The energy patch has been troubling for investors for some time as the slump in crude has lasted far longer than many industry insiders and market pundits ever predicted. Even the recent rally that saw crude move above the psychologically important US$50 per barrel mark earlier this month has proven to be short-lived because fundamentals have failed to support higher prices.

This has not only had a sharp impact on energy stocks, but also on those companies with considerable direct and indirect exposure to the energy patch, such as Canadian Western Bank (TSX:CWB). As a result, its share price has plunged by 16% over the last year. While concerns continue to linger because of the impact of the oil rout on its core market of western Canada, this represents a buying opportunity for four key reasons.

Now what?

Firstly, unlike many of its larger competitors, Canadian Western has relatively low direct exposure to the oil industry.

Canadian Western’s direct exposure to the beleaguered oil industry is a mere $327 million of drawn loans, or just over 1.5% of the total value of its loans under management. This is in comparison to Bank of Nova Scotia’s $16 billion in committed loans, which represents 3.5% of the value of its loan portfolio.

Secondly, it has a quality balance sheet with relatively low credit risk.

The overall quality of Canadian Western’s loan portfolio remains high, despite the impact of weak oil prices on western Canada and an uptick in impaired loans. By the end of the second quarter 2016, the ratio of gross impaired loans to total loans was a mere 0.7%, well below the level that indicates that a bank’s balance sheet is becoming unhealthy.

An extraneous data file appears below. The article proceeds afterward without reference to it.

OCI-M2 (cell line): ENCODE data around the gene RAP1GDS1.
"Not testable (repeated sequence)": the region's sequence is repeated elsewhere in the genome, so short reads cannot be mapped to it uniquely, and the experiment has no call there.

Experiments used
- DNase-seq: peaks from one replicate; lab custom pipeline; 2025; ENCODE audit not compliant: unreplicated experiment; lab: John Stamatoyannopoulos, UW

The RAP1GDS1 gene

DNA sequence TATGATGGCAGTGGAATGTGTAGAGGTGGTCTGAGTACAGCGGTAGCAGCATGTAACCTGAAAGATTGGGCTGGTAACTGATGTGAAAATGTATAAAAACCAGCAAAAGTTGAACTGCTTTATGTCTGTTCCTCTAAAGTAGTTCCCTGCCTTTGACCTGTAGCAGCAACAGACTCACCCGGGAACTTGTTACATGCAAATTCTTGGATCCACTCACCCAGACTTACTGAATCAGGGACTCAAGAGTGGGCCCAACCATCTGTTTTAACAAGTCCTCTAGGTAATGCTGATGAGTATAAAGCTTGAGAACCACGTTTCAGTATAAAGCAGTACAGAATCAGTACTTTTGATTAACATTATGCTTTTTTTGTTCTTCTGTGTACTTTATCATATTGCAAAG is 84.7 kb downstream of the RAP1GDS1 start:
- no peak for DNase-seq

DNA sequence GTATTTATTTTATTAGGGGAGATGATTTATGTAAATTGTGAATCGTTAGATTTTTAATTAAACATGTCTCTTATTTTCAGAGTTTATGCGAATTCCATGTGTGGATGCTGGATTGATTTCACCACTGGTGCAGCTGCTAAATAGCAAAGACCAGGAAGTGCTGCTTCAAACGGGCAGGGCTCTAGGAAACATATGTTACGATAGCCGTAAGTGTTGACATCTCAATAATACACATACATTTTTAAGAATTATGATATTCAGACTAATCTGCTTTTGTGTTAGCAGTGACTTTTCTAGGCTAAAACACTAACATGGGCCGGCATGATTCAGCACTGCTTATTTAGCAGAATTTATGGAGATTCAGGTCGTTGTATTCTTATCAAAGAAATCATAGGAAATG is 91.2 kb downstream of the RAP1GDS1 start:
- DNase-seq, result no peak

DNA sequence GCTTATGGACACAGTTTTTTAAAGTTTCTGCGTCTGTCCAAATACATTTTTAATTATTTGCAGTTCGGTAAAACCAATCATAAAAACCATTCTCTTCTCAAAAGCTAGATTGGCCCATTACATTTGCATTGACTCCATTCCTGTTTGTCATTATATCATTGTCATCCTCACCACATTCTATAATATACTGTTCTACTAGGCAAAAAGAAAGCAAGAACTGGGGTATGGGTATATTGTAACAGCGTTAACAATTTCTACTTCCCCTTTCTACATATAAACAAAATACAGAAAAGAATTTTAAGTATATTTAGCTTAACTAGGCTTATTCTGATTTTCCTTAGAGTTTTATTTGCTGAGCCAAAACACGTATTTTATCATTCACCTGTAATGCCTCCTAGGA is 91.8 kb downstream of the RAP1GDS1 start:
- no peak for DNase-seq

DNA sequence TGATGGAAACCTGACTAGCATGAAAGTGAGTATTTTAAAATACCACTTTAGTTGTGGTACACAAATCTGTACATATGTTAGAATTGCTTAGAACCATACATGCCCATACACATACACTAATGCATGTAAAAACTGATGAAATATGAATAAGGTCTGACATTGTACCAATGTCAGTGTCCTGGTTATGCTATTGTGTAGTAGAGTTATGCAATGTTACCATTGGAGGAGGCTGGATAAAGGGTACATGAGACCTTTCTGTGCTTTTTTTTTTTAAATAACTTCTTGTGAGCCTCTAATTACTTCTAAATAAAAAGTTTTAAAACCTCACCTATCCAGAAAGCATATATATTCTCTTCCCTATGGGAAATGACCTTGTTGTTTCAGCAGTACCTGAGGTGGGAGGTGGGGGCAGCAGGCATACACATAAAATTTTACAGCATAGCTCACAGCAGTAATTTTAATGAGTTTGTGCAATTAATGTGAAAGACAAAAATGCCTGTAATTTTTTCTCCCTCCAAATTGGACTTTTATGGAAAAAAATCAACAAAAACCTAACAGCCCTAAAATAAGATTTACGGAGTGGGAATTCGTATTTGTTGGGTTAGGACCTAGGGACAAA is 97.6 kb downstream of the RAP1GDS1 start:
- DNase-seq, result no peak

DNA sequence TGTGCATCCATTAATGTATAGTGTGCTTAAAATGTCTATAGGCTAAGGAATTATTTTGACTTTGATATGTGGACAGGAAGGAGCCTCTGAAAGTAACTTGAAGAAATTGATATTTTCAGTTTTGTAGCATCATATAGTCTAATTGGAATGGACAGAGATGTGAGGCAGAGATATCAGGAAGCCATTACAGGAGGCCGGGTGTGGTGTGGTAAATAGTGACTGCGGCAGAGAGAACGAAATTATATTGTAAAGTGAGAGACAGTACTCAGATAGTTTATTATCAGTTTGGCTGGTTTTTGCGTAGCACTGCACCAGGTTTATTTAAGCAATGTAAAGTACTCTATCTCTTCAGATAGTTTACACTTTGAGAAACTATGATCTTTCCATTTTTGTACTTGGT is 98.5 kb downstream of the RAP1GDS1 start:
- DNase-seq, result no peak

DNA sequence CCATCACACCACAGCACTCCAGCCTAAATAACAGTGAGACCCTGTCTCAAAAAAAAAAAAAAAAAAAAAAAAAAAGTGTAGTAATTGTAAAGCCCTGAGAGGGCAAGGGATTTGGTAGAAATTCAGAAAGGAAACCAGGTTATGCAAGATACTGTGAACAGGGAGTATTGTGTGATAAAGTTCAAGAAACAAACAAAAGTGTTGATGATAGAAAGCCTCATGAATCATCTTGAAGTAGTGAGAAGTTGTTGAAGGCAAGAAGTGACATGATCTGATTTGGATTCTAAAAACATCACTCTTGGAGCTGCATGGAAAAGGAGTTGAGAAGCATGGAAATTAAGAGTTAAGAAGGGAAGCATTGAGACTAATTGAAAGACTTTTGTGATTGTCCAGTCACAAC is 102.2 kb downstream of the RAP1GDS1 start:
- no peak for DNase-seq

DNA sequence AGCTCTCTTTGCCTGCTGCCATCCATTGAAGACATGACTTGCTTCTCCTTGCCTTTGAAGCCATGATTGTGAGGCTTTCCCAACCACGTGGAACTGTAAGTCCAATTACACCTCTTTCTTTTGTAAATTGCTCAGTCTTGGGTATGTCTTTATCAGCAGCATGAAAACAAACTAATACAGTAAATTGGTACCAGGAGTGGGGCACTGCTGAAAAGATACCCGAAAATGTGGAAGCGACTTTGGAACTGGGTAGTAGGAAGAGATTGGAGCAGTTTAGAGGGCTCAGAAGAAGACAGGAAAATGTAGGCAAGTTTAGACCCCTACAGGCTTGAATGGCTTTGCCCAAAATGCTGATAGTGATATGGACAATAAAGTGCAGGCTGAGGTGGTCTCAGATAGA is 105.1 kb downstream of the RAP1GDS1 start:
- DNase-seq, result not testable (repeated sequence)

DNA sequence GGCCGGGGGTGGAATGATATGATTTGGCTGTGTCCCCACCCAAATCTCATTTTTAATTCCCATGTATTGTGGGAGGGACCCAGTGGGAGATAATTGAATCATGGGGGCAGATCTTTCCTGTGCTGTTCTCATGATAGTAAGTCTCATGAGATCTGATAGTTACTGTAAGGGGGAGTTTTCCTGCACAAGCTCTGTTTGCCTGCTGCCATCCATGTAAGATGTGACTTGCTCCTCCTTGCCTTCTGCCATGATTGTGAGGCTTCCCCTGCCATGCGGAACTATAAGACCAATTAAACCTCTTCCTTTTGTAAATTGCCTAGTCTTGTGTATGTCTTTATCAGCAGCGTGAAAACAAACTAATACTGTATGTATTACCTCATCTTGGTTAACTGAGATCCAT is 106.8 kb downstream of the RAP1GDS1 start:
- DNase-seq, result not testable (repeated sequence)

Canadian Western is also actively managing credit risk within its loan portfolio and this, along with its uninsured mortgages having a conservative average loan-to-valuation ratio of 70%, will help to blunt the impact of the economic downturn in western Canada on its loan portfolio.

Thirdly, Canadian Western remains focused on growing and diversifying its business.

During the first quarter 2016, Canadian Western completed an important accretive acquisition that has broadened its exposure to eastern Canada, making it less dependent on western Canada. This was the purchase of the Maxium Group companies, which significantly boosted its presence in Ontario and added $1 billion in lending assets to its balance sheets.

It also launched CWB Wealth Management during the same quarter and is now in the process of acquiring GE Capital’s franchise financing business.

Finally, Canadian Western now appears to be attractively priced.

With its share price 17% lower than its 52-week high, it is trading with some very attractive valuation metrics. These include a price that is a mere one times its book value and 10 times its earnings.

In fact, with the exception of Laurentian Bank of Canada, Canadian Western’s price-to-book value is lower than its peers and, this along with its quality portfolio of lending assets, makes it an attractive buy at this time.

So what?

Canadian Western shapes up as an appealing but contrarian play on the price of crude and the health of Canada’s economy. What makes it even more appealing is that Canadian Western has hiked its dividend for the last 22 years straight, giving it a tasty 3.7% yield, yet it only has a modest payout ratio of 39%.

This juicy but sustainable dividend will reward patient investors as they wait for Canadian Western’s share price to appreciate in value as the price of crude firms and western Canada’s economy improves.

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Fool contributor Matt Smith has no position in any stocks mentioned.